Buena Park Construction Dispute Lawyers
Construction Dispute Law in California
When a property owner and a general contractor contract for a construction project to take place on some property in Buena Park, California, whether it's a house, some landscaping, or a remodeling project, there is always a gamble that something can go wrong. In fact, at least a very minor setback may be more likely than not.
Most often, landowners and construction contractors are able to resolve minor to moderate disagreements between themselves, and litigation is rarely necessary. Nobody likes litigation, so, to this end, most construction contracts have built-in remedies in case something goes wrong, like set price reductions if construction is delayed.
Even if disagreements can't be resolved amongst the parties to the contract, they don't need to take their dispute into the court system. For instance, construction contracts typically call for mediation or arbitration before any disputes are resolved by the courts. Mediation is a process by which a third party serves as a sort of intermediary in settlement negotiations between the parties to the contract. The mediator can help keep negotiations on track, and suggest possible solutions the parties might not have thought of. The mediator can't issue a binding decision, however. Arbitration is a procedure through which the parties agree to have their dispute resolved by a third party, which can render a binding decision. Arbitration can be quicker and cheaper than litigation, and it has some other advantages, as well.
Because of the large cost in time and money involved, litigation in Buena Park, California is regarded a last resort. However, in rare cases, it does become necessary.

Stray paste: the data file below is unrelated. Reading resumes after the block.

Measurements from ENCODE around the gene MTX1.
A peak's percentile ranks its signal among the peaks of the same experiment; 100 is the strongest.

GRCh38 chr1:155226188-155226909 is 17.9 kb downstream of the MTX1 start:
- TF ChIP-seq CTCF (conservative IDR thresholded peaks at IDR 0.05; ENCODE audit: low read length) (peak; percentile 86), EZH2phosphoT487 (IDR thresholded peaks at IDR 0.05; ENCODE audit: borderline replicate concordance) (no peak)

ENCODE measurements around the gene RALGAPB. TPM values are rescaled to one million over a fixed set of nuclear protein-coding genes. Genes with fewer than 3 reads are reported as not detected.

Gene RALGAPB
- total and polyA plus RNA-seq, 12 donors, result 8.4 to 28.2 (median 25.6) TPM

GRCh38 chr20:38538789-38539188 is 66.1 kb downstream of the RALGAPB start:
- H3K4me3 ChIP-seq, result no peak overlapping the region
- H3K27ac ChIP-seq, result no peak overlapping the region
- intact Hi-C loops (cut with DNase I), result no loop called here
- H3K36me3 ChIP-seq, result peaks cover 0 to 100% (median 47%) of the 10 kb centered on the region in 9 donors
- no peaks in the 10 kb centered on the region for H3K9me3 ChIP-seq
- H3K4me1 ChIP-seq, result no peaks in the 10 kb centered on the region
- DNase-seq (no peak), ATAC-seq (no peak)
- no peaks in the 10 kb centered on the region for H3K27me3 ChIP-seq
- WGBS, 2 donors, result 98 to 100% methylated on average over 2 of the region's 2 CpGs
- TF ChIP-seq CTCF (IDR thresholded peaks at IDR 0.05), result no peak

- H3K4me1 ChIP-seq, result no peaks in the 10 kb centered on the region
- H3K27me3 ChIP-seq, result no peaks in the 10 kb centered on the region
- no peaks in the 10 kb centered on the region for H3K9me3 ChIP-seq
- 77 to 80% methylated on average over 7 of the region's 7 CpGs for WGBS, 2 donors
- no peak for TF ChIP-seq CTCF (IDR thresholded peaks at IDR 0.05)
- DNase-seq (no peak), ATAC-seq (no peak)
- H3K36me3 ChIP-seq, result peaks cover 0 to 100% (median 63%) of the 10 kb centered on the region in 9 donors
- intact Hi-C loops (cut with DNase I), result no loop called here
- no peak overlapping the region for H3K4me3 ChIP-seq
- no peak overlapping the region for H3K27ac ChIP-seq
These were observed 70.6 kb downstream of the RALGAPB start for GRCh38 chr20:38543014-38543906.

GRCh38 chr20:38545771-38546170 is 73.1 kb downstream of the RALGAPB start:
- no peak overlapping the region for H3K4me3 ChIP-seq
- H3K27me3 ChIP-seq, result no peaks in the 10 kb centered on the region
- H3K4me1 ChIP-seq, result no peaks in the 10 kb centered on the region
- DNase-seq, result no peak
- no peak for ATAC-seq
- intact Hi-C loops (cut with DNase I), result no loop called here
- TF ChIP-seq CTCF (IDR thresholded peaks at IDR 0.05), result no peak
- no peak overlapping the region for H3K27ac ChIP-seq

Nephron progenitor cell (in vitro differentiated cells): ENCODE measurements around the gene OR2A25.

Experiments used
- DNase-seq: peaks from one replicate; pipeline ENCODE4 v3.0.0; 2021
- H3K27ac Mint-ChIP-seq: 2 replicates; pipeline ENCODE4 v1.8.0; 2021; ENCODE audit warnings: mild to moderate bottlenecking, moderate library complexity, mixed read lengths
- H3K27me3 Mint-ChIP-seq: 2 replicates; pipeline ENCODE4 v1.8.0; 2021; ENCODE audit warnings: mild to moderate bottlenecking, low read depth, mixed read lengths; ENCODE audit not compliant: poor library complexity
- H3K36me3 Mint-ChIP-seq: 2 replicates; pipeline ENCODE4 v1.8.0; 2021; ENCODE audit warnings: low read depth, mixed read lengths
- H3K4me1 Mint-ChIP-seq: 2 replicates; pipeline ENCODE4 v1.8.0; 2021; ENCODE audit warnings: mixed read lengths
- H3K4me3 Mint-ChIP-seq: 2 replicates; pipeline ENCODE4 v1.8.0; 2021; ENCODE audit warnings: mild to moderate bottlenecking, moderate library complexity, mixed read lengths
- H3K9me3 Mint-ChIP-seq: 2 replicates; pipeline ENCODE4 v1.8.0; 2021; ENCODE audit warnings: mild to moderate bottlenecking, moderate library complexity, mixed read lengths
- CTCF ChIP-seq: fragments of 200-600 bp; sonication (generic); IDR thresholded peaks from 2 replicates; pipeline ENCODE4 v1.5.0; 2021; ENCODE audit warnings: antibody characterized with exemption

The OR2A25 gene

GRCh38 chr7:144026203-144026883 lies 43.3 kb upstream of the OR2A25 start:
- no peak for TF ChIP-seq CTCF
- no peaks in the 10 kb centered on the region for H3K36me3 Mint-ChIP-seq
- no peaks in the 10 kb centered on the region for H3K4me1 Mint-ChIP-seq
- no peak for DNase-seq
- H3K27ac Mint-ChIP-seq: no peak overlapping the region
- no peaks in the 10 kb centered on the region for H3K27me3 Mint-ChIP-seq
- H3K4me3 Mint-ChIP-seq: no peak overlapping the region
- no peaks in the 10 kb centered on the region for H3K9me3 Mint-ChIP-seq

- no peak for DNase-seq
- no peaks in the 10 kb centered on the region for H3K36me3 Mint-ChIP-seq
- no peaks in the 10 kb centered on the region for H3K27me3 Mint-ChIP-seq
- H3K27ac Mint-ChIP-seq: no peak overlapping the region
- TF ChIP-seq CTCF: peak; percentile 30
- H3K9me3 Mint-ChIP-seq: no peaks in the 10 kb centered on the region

Examples of Construction Disputes That Might Lead to Litigation in Buena Park, California
Delays in Construction: Delays are frequently points of contention between contractors and landowners. Contracts sometimes have clauses which explicitly state that the project needs to be completed by a certain date, or penalties will be imposed on the contractor (reduced payments, for example). However, if the contract doesn't contain such built-in remedies, or one party refuses to abide by them, litigation may be necessary. If a contractor causes a delay that it could have prevented, it will typically be liable to the landowner for any harm resulting from it.
Owner's refusal to pay: if the contractor finishes a project to specifications, and the owner of the property doesn't pay the contractor, the contractor will most likely file a lawsuit to recover the agreed-upon price. In such cases, the owner will typically argue that the contractor's work wasn't of acceptable quality. In these cases, the court must decide who first breached the contract. In these cases, it's the party who did not breach first who wins the lawsuit. If the court finds that the contractor breached the contract through sub-quality work product, the owner will not be responsible for payment (though he may have to pay for materials and labor), and if the court finds that the construction was acceptable, the owner has to pay, because he is the party in breach.